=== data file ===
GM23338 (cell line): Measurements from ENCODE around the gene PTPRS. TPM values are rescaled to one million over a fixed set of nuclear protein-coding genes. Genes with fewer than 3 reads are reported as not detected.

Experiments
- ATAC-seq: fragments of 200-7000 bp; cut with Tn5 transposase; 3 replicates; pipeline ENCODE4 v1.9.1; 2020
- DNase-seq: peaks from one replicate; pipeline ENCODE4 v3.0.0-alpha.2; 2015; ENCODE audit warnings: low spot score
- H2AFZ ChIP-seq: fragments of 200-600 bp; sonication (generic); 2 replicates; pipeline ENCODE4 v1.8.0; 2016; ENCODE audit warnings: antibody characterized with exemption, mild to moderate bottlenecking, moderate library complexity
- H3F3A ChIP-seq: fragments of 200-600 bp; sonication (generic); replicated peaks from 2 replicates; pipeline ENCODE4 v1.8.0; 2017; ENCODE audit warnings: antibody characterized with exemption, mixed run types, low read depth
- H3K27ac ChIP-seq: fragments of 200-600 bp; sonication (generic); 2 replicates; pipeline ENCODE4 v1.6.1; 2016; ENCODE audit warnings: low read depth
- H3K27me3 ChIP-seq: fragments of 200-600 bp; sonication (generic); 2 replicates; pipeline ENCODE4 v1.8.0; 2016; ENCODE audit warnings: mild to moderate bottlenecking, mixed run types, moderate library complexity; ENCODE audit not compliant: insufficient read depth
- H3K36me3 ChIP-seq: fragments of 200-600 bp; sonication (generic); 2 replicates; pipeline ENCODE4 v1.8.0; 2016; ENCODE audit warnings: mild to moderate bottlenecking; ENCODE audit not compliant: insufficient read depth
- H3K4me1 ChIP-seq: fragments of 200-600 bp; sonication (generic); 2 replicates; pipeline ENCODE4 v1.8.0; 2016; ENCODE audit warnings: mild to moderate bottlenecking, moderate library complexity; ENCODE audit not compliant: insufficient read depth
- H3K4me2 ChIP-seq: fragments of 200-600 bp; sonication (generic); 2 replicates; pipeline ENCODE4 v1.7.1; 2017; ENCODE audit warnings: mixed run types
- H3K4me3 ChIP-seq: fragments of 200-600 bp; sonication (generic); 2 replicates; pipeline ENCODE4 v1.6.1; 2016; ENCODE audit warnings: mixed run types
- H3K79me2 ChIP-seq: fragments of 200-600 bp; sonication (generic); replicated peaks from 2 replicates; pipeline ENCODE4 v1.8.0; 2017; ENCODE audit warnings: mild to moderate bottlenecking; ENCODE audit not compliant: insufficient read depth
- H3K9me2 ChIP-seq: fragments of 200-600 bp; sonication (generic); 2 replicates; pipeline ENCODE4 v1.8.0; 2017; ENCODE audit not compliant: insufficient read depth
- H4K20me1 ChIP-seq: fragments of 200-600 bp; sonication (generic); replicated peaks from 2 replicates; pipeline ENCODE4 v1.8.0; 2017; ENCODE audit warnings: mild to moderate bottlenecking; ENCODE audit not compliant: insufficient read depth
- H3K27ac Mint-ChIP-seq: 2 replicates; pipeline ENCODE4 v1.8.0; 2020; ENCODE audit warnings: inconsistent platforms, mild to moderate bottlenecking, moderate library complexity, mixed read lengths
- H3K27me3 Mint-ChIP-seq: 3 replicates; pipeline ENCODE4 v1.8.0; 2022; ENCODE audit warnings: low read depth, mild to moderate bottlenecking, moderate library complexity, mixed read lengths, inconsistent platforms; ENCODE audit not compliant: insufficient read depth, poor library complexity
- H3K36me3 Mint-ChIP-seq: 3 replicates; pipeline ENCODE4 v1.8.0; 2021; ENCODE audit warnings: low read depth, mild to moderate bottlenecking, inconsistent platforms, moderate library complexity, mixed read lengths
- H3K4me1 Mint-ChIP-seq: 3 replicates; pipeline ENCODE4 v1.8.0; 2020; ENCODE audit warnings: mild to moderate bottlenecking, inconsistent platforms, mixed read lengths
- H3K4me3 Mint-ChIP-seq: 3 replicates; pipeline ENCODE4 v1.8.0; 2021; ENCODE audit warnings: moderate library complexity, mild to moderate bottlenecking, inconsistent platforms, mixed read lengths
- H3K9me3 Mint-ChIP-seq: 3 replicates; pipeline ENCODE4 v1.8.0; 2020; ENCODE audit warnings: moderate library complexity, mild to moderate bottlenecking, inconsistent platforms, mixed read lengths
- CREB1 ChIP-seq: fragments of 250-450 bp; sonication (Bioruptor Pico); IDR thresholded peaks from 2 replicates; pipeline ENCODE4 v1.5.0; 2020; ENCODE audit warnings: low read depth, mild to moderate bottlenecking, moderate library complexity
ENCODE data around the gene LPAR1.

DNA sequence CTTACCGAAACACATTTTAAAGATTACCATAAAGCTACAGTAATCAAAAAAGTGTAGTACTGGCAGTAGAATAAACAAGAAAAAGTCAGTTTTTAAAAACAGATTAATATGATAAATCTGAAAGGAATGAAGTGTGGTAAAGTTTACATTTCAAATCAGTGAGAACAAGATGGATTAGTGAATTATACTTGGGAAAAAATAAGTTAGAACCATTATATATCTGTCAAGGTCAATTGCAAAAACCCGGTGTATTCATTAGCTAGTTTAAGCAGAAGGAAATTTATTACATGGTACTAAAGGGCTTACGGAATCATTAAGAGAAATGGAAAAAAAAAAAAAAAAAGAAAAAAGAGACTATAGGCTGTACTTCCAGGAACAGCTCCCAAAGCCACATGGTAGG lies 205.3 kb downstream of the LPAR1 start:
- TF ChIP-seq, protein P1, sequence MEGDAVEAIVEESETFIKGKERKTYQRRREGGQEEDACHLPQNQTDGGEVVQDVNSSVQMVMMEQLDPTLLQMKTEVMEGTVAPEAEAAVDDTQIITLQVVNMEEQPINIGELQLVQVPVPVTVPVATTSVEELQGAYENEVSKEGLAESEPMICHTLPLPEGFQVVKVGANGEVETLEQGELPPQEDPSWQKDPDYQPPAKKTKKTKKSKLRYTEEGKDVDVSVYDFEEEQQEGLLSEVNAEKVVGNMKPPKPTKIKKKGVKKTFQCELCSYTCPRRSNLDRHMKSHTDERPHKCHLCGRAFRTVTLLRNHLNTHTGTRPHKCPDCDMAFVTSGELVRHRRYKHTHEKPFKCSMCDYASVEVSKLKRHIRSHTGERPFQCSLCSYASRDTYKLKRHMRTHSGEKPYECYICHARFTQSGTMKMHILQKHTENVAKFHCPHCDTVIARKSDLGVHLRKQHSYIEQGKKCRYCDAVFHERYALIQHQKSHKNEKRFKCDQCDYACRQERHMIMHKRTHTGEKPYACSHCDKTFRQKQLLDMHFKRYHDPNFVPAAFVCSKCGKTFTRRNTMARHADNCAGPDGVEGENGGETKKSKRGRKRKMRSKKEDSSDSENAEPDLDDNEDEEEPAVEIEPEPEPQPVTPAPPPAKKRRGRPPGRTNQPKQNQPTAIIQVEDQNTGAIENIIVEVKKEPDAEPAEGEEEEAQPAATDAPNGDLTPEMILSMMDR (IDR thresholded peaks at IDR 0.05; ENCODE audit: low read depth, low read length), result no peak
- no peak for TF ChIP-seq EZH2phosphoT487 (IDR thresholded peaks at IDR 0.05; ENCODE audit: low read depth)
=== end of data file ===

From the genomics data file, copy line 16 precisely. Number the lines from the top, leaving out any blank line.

- H3K27ac Mint-ChIP-seq: 2 replicates; pipeline ENCODE4 v1.8.0; 2020; ENCODE audit warnings: inconsistent platforms, mild to moderate bottlenecking, moderate library complexity, mixed read lengths